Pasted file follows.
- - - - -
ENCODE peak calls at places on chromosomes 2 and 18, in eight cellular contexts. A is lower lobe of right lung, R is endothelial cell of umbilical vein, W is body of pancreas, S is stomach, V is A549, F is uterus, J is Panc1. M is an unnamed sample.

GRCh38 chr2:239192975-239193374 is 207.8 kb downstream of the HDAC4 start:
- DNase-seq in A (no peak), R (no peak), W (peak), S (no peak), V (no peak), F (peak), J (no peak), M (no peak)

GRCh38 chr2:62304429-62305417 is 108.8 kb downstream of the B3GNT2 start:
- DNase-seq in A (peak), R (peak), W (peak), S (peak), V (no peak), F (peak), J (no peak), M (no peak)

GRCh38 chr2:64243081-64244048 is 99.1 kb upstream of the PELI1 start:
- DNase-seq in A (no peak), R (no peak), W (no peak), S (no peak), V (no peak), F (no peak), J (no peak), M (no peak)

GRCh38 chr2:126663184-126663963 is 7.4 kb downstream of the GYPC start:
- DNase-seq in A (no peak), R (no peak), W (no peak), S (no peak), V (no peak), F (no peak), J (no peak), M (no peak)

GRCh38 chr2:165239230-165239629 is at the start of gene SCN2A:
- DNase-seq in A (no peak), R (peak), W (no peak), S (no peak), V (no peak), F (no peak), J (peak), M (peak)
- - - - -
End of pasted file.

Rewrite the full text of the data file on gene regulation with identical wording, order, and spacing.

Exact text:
ENCODE peak calls at places on chromosomes 2 and 18, in eight cellular contexts. A is lower lobe of right lung, R is endothelial cell of umbilical vein, W is body of pancreas, S is stomach, V is A549, F is uterus, J is Panc1. M is an unnamed sample.

GRCh38 chr2:239192975-239193374 is 207.8 kb downstream of the HDAC4 start:
- DNase-seq in A (no peak), R (no peak), W (peak), S (no peak), V (no peak), F (peak), J (no peak), M (no peak)

GRCh38 chr2:62304429-62305417 is 108.8 kb downstream of the B3GNT2 start:
- DNase-seq in A (peak), R (peak), W (peak), S (peak), V (no peak), F (peak), J (no peak), M (no peak)

GRCh38 chr2:64243081-64244048 is 99.1 kb upstream of the PELI1 start:
- DNase-seq in A (no peak), R (no peak), W (no peak), S (no peak), V (no peak), F (no peak), J (no peak), M (no peak)

GRCh38 chr2:126663184-126663963 is 7.4 kb downstream of the GYPC start:
- DNase-seq in A (no peak), R (no peak), W (no peak), S (no peak), V (no peak), F (no peak), J (no peak), M (no peak)

GRCh38 chr2:165239230-165239629 is at the start of gene SCN2A:
- DNase-seq in A (no peak), R (peak), W (no peak), S (no peak), V (no peak), F (no peak), J (peak), M (peak)